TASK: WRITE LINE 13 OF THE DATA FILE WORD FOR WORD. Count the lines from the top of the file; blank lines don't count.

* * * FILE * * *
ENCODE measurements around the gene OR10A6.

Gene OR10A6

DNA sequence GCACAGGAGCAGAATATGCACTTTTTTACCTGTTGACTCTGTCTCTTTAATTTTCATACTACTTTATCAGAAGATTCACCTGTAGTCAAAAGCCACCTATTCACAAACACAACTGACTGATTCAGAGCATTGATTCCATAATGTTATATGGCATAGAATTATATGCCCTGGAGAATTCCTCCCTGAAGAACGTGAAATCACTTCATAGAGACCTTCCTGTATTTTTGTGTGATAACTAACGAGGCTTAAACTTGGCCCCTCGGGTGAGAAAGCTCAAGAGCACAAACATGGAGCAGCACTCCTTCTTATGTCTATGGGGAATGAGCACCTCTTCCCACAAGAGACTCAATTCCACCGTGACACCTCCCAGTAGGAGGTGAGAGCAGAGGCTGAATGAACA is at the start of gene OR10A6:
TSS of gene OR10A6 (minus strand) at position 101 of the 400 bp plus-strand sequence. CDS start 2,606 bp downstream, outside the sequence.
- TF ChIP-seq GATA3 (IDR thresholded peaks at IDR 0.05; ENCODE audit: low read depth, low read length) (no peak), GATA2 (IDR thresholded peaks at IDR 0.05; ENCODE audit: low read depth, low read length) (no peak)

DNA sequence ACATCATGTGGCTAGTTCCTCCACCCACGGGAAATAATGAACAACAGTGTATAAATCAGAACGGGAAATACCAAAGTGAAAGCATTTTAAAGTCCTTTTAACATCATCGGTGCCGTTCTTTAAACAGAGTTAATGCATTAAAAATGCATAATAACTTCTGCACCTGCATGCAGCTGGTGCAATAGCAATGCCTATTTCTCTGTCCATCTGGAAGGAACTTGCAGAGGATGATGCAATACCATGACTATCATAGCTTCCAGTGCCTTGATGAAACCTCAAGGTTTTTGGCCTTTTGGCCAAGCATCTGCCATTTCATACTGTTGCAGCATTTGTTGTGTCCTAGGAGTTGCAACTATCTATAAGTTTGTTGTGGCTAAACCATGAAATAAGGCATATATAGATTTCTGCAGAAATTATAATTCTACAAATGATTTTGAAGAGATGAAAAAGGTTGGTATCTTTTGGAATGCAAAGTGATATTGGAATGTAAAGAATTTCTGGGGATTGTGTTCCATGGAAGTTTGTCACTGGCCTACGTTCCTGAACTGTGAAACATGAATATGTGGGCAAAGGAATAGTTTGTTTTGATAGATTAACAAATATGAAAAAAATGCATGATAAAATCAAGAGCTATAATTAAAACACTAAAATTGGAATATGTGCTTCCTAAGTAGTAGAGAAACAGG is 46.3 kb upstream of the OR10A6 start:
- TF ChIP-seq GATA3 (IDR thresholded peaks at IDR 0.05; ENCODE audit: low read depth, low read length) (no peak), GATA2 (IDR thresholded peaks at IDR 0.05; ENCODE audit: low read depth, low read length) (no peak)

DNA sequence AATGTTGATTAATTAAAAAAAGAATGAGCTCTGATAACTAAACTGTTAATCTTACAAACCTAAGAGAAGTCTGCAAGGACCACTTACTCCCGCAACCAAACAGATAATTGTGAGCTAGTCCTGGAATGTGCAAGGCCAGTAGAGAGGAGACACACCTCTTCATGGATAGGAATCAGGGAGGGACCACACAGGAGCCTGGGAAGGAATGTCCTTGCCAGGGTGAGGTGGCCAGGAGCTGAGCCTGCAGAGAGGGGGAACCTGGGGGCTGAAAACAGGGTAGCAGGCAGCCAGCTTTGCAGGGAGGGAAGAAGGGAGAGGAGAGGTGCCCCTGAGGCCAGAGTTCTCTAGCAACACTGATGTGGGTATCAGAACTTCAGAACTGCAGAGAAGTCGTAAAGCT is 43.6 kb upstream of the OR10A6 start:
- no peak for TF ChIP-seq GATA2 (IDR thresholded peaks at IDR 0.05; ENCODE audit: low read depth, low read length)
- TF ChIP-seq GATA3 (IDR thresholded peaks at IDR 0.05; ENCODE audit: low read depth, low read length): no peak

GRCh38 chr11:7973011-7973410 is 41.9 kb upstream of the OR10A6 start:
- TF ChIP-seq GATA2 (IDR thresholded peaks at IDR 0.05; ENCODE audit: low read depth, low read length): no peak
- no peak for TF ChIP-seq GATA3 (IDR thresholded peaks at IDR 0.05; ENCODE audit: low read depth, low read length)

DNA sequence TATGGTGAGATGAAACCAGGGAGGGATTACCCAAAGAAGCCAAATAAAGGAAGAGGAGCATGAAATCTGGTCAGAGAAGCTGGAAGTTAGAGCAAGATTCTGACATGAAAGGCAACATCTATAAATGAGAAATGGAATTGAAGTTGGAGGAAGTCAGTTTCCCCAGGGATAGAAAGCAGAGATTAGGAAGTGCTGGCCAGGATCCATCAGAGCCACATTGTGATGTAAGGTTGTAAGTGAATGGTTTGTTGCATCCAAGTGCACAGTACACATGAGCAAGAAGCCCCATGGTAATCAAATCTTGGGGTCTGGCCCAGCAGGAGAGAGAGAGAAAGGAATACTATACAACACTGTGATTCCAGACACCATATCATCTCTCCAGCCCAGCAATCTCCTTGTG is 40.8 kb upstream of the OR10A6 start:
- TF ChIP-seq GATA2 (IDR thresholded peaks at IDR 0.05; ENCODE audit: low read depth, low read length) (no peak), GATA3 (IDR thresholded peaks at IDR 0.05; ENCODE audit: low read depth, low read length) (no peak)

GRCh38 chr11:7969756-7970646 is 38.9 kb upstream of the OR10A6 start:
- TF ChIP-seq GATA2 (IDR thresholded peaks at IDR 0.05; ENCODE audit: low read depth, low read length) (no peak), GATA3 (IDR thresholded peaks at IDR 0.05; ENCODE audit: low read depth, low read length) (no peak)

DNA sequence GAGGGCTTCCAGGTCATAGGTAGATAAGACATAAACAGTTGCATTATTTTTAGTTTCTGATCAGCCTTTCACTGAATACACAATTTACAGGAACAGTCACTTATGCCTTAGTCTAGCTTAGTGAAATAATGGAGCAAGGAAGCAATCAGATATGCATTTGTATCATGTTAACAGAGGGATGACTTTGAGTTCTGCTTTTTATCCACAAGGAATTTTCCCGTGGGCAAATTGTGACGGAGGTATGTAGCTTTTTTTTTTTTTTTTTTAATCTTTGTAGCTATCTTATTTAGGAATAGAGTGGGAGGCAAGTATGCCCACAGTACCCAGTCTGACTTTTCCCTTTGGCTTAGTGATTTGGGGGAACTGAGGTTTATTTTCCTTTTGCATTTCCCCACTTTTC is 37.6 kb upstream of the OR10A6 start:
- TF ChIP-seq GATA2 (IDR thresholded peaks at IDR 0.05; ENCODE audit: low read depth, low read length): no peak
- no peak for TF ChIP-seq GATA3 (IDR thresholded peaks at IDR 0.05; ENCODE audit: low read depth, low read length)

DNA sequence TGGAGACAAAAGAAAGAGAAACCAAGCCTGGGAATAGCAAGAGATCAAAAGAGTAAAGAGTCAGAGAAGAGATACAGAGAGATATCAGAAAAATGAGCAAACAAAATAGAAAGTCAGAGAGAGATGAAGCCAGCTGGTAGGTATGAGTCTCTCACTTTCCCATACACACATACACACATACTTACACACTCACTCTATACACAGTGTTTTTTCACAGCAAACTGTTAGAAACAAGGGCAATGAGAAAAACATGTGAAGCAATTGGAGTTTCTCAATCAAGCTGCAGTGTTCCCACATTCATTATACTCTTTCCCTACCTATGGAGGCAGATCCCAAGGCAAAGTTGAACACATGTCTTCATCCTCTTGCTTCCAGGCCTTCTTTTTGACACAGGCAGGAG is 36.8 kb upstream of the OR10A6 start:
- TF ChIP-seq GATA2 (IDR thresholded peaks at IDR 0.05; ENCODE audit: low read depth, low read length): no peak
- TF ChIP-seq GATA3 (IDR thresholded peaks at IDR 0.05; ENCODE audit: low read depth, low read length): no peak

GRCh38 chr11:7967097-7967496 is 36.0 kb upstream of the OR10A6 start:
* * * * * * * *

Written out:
- no peak for TF ChIP-seq GATA3 (IDR thresholded peaks at IDR 0.05; ENCODE audit: low read depth, low read length)